I’m caring the tub of cheez balls and I walk way up to the top of a hill and pour the whole load down the road back towards the river. The cheez balls roll out and they roll out hard but it feels like I’m just skipping rocks somehow. In my head, I say ‘I’m alive, I’m alive, I’m alive’ to each cheez ball as it rolls away but it still just feels like skipping rocks. I can’t explain these feelings to people but I know I’m right.

I throw the empty tub of cheez balls near some wilting hydrangeas and the number 11 bus nearly hits me while I stand in the road. I say in my head I am fragile, I tell myself there's no point in breaking right here in the road. I tell myself I should wait till later.

On the way home I walk past a yard full of sunbleached lawn ornaments and I start to cry hot tears of desire for the flamingos and the fat girl in the cutoffs on the porch as I bumble on by. The heat is drastic and maybe the only thing that is real. I feel competitive with the heat but I know the heat will beat me one day the way it beat my friend Macey’s mom when we were in high school.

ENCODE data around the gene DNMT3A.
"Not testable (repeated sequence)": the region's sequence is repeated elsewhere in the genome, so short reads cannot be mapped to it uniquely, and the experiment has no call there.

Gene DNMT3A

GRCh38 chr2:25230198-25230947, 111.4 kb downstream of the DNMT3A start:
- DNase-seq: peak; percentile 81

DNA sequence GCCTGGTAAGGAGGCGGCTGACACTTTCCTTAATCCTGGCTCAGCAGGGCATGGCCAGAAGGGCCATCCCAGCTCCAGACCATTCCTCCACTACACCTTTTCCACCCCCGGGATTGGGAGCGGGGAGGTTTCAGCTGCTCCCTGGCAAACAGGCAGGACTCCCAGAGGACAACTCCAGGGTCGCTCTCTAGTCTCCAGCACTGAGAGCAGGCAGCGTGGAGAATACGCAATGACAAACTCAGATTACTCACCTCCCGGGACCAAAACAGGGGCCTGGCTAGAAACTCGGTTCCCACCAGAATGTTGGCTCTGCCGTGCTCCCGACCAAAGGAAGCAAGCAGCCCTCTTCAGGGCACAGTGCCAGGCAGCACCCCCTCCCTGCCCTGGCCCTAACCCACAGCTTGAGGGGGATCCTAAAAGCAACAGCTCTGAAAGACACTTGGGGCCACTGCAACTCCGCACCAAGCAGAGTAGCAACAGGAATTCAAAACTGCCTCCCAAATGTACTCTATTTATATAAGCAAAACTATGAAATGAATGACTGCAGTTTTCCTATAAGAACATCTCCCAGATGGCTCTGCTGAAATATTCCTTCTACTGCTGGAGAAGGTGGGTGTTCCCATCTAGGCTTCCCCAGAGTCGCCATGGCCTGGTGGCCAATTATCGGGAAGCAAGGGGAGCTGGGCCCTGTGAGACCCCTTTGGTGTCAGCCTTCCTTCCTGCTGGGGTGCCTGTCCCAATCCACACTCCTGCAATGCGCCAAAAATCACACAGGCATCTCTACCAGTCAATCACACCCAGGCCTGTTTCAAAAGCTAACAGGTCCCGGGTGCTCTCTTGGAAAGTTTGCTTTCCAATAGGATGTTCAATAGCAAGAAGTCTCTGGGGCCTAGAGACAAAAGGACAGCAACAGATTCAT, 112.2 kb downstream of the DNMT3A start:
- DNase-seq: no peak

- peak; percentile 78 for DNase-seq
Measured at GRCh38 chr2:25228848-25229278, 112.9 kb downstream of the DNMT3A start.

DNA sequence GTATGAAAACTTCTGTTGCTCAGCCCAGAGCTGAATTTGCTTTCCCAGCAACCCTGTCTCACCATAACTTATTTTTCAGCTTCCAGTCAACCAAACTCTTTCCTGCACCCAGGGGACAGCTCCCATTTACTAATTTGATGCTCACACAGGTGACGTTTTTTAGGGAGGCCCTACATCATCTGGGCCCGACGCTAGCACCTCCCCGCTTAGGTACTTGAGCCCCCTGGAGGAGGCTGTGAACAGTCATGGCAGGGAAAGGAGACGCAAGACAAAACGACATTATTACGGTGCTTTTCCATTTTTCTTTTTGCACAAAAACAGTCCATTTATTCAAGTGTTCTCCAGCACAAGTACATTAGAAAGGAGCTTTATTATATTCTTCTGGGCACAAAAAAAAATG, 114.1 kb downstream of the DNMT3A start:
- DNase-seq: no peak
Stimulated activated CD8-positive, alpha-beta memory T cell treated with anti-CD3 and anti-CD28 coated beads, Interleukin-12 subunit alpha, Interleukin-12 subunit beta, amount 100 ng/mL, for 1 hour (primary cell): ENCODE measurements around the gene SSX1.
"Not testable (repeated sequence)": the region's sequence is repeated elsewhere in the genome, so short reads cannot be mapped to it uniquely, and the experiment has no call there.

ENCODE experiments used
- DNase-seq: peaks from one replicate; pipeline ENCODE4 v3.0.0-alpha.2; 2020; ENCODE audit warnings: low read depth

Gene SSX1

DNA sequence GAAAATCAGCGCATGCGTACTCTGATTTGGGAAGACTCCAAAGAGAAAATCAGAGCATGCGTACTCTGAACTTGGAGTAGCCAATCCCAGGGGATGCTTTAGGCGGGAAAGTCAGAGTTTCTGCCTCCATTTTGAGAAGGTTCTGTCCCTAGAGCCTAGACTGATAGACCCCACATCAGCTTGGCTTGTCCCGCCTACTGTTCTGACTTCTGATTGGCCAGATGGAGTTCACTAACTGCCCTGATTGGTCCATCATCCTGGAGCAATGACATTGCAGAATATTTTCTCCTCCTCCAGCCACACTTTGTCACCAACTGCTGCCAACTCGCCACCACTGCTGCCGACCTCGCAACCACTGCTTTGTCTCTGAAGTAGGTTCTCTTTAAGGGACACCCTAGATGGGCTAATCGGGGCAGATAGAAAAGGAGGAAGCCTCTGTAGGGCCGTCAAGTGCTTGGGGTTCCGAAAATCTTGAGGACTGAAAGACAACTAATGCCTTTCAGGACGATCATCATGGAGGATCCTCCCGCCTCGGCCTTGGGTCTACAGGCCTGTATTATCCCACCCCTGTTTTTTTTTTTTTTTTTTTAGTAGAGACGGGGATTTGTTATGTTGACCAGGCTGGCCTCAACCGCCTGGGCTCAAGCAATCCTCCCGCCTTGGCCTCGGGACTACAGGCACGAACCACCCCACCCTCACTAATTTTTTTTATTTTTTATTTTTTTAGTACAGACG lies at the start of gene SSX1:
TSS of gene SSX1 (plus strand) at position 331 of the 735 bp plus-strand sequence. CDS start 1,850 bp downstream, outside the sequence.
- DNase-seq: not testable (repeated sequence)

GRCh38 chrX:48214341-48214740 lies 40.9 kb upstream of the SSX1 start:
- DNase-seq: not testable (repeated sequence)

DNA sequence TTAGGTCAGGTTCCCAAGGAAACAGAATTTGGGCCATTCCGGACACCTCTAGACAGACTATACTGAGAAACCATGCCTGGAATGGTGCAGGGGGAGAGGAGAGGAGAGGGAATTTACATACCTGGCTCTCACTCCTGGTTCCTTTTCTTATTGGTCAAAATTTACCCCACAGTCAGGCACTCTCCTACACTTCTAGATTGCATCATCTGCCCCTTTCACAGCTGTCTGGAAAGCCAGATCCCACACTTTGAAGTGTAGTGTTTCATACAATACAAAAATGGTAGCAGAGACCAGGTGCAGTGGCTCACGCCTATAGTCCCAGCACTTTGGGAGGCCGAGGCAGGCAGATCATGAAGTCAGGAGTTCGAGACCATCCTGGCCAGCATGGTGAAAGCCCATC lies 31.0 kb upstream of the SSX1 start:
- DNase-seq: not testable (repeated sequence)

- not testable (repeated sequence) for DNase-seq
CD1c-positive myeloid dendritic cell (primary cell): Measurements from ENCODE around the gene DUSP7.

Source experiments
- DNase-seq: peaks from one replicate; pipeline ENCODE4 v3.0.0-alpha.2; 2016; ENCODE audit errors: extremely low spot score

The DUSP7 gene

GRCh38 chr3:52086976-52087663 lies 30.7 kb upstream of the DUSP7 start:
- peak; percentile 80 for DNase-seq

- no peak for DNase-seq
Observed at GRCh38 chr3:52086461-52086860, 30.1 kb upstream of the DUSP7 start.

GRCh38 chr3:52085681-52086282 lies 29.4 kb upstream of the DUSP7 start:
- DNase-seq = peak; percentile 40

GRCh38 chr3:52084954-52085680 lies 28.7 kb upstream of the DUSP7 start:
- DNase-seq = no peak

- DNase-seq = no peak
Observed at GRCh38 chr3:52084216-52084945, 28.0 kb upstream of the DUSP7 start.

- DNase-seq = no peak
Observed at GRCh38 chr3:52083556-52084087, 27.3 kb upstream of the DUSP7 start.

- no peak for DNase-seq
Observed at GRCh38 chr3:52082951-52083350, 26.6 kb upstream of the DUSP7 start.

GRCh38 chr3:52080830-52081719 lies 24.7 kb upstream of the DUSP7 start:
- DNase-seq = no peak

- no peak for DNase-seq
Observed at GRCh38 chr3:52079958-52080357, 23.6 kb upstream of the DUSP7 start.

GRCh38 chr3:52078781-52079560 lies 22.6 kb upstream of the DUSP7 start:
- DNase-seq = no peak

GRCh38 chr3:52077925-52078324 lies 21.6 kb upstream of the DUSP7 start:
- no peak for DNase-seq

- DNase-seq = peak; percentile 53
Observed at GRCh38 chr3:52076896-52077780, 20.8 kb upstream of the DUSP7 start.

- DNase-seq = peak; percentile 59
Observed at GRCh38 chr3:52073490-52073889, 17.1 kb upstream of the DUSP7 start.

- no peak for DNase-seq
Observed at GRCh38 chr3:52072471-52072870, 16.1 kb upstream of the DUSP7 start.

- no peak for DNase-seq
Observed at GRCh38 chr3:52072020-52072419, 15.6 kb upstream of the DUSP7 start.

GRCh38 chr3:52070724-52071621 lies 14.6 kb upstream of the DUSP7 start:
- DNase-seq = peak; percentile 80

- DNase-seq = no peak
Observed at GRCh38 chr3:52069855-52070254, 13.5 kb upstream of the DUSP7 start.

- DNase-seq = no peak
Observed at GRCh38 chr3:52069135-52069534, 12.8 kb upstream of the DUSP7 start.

I walk around the trailer park that has been dropped on top of a small hill like it’s just bird shit on a windshield. The boy with ‘Mama Tried’ tattooed underneath his eyes and ‘Country Fried’ inscribed above them got shot through the heart in the smallest trailer in Hogwaller. His mama said the police don’t give a fuck on live tv, I was watching the tv when she said that.  I used to see him at the public pool sometimes and his body was so kinetic, I felt scared to look away from all of that potential.  I was afraid if I looked away he would just disappear. He would swim for a while then the water would drip off his tattoos with purpose and he would just stand upright in the sun like that dripping. He swam in his jean shorts, he never had a towel.

 

image: Brooks Callison